Symmetric key encryption, password hashing and SHA-1 are all ineffective ways to store passwords during the software development stage.
A security researcher discovered how to create malicious Apache modules, giving cyberattackers a new way to tap into and control web servers.
Google's announcement of the first-ever collision attack means the Secure Hash Algorithm 1 (SHA-1) is officially no longer secure.
Some of the biggest names in the web browser game — namely, Google, Microsoft and Mozilla — plan to stop accepting insecure SHA-1 certificates in 2017.
Blockchain and Cryptography: The New Gold Standard Over the past 200 years, the role of gold in international trade has been undeniable as a means to standardize prices across currencies and secure payments across borders. Before 1875, global...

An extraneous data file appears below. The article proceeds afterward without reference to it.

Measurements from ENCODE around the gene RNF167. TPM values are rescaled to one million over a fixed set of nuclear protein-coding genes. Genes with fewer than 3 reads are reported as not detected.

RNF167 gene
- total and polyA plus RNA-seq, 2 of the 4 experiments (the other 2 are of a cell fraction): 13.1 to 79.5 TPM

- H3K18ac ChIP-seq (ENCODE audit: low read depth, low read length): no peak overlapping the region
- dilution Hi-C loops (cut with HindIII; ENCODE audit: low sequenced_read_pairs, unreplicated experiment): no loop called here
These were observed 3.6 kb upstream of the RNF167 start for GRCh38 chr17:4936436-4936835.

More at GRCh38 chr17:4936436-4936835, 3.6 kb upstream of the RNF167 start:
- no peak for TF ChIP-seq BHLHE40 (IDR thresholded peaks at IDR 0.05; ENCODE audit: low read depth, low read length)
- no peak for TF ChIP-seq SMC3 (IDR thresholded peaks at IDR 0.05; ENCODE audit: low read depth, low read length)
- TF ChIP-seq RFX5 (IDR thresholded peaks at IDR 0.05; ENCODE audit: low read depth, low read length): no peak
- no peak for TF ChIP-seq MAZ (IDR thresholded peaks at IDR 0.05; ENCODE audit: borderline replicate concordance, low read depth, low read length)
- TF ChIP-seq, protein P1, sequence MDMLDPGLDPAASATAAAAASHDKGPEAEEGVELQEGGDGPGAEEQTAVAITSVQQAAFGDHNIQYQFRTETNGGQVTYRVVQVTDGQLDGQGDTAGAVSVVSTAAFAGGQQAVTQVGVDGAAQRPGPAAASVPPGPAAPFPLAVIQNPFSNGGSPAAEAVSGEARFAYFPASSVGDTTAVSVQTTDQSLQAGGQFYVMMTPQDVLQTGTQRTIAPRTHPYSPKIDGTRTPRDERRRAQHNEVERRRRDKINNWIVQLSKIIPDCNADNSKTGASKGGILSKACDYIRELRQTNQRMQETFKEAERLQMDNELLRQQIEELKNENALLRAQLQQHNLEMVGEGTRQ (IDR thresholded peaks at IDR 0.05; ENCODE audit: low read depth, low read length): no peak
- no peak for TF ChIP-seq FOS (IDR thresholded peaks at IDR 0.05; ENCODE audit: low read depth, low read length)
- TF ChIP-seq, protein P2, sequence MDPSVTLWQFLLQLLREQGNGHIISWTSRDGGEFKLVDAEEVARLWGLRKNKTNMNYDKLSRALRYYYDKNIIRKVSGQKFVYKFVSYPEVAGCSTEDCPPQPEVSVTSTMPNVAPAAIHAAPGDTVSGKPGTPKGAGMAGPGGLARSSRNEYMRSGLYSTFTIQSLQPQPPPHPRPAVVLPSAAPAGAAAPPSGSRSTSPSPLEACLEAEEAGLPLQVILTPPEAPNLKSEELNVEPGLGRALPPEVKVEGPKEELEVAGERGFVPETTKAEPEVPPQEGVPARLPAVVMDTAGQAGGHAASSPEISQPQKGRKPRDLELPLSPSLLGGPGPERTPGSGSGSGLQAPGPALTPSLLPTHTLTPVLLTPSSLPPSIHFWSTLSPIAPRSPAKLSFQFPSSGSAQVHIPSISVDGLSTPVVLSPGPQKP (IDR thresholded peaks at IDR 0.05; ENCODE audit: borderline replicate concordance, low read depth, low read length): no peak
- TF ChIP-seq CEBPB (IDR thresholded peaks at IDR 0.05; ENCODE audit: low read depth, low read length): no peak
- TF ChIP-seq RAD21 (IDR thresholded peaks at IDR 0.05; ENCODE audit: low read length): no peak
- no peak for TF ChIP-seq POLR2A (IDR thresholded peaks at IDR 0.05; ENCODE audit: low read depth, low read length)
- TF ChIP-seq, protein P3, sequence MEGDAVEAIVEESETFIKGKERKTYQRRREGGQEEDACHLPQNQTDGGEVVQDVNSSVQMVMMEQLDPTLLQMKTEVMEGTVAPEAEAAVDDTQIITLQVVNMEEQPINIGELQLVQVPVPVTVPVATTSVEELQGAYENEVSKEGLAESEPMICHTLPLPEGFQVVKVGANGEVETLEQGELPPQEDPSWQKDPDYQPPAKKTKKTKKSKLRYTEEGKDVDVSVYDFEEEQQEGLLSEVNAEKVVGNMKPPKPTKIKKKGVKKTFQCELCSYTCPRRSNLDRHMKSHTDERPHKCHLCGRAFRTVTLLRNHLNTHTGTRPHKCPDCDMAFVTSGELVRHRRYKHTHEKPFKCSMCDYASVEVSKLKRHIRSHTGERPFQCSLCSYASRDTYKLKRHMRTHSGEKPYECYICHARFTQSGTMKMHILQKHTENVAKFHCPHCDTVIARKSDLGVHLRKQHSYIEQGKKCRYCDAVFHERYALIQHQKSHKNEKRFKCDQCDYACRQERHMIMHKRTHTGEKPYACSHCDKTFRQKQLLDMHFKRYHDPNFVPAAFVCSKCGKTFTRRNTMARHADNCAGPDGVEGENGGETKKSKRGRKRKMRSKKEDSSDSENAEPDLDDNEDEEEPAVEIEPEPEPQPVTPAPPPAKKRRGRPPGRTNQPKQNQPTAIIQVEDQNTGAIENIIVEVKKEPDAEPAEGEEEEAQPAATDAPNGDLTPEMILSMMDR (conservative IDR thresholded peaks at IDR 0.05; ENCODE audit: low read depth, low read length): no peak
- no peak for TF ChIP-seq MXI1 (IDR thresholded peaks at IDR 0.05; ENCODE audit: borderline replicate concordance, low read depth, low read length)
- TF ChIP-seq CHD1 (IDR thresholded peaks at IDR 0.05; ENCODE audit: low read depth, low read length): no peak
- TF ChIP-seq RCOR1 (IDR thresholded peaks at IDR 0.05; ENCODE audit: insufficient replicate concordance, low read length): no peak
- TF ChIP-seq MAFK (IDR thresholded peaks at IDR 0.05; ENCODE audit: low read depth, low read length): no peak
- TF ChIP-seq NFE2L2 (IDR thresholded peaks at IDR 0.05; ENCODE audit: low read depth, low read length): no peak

Web browsers are moving away from SHA-1 digital certificates, and organizations need to make sure they are in line with more secure measures.
The SHA-1 certificate is still widely used, but it poses a number of cybersecurity issues and will likely cause a major problem soon.
Mozilla is moving up the end date for vulnerable SHA-1 certificates, prioritizing security above convenience for millions of websites.